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Jim Koch: The 5 ways I built a $2 billion craft beer empire

The brewing pioneer's management practices are analogous in many ways to how he creates his famous lager.

Jim Koch, founder of Boston Beer, at the Samuel Adams Brewery in Boston
Kelvin Ma | Bloomberg | Getty Images
Jim Koch, founder of Boston Beer, at the Samuel Adams Brewery in Boston

Long before hipsters, long before foodies, long before farmer's markets that act as auditions for Whole Foods, there was "craft."

The term, which today can describe everything from cocktails to pizza, originally was applied to beer. Craft brewing traditionally involves small, independent producers who use a mix of traditional and innovative processes and ingredients to create distinctive, high-quality quaffs.

But the characteristics of craft can also be applied to a company's culture, said Jim Koch, founder and CEO of The Boston Beer Company and author of the new book "Quench Your Own Thirst: Business Lessons Learned Over a Beer or Two."

In the three decades it's taken him to build a company with a market cap of more than $2 billion and capture 1 percent of the U.S. beer market, Koch has been building an internal "craft culture" that mirrors processes for making the company's signature Samuel Adams Lager. Last year the company posted annual revenues of $960 million.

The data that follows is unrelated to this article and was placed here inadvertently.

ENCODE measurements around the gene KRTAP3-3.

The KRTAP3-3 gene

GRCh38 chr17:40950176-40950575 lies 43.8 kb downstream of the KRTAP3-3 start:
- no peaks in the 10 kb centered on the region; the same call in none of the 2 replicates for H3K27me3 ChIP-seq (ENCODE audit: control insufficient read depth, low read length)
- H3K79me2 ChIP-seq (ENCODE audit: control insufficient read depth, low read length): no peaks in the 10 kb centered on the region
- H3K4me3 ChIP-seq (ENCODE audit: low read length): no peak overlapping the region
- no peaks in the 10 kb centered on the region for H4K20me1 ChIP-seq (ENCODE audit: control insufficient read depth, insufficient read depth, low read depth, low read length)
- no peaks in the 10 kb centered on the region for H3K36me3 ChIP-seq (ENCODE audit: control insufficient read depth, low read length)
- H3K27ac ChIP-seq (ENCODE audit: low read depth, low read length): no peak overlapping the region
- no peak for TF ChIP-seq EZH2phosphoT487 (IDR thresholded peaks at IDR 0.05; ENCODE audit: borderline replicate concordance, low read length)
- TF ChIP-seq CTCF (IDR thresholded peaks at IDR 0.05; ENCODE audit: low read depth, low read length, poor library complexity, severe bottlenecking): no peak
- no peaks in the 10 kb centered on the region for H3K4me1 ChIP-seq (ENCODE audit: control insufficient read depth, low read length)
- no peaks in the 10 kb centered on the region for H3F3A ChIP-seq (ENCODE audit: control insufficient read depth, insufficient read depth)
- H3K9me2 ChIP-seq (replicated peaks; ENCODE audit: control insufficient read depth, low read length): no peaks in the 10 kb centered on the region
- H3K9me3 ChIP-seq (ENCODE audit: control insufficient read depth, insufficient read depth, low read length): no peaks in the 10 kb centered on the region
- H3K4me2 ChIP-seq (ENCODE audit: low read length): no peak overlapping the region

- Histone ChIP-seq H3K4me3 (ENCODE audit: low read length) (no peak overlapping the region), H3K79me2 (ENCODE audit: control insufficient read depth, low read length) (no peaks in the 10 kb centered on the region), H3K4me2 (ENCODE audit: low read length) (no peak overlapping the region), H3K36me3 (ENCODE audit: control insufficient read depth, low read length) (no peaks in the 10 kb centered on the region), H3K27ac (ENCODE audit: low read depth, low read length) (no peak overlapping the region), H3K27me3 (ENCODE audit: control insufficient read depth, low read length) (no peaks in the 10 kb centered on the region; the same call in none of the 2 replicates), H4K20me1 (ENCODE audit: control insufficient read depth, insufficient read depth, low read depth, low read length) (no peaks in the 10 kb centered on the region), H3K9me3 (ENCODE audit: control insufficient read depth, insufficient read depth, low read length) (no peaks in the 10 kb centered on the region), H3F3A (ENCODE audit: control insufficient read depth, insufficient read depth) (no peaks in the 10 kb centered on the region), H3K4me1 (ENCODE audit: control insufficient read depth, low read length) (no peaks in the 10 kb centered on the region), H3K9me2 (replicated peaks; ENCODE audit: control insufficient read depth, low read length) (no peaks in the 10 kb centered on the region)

Koch shared some of the similarities behind his approaches to product and to people.

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1. Innovate your way to success

Innovation is a craft point of pride. Boston Beer routinely experiments with unexpected ingredients, such as powdered plums and anise. It also reinvents processes. Almost 25 years ago Boston Beer became the first brewer to age beer in spirit barrels, a now standard practice that, Koch said, "everyone thought was illegal because you couldn't commingle different types of alcohol."

2. Hire "out-of-the-box" thinkers

Rebelling against his consulting background, Koch prefers "messy résumés" to what he calls "check the box" hiring. People who add the most value typically have gaps in their experience," he said. "They veered off track. They did things that might make you ask, 'Why did you do that?'"

Such employees, Koch argued, keep the culture percolating with energy and curiosity. "You can't have a whole company of them," Koch said. "But without them all you'll ever do is standard things."

John Bohn | The Boston Globe | Getty Images

Koch's very first hiring decision was unorthodox. Looking for a partner to start Boston Beer, he surveyed his Ivy-educated colleagues at Boston Consulting Group and chose … his secretary. Rhonda Kallman had no college degree, "but she was capable, resourceful, committed, energetic, driven, smart and great with people," said Koch. She was also fun. And she knew her way around a bar.

For 15 years Kallman played an integral part in Boston Beer's success. She effectively launched the company's sales efforts by identifying 100 bars that should be serving Sam Adams and then, along with Koch, doggedly pursuing them. And while Koch focused on operations and brewing, it was Kallman who built Boston Beer's sales team.

3. Understand the customer experience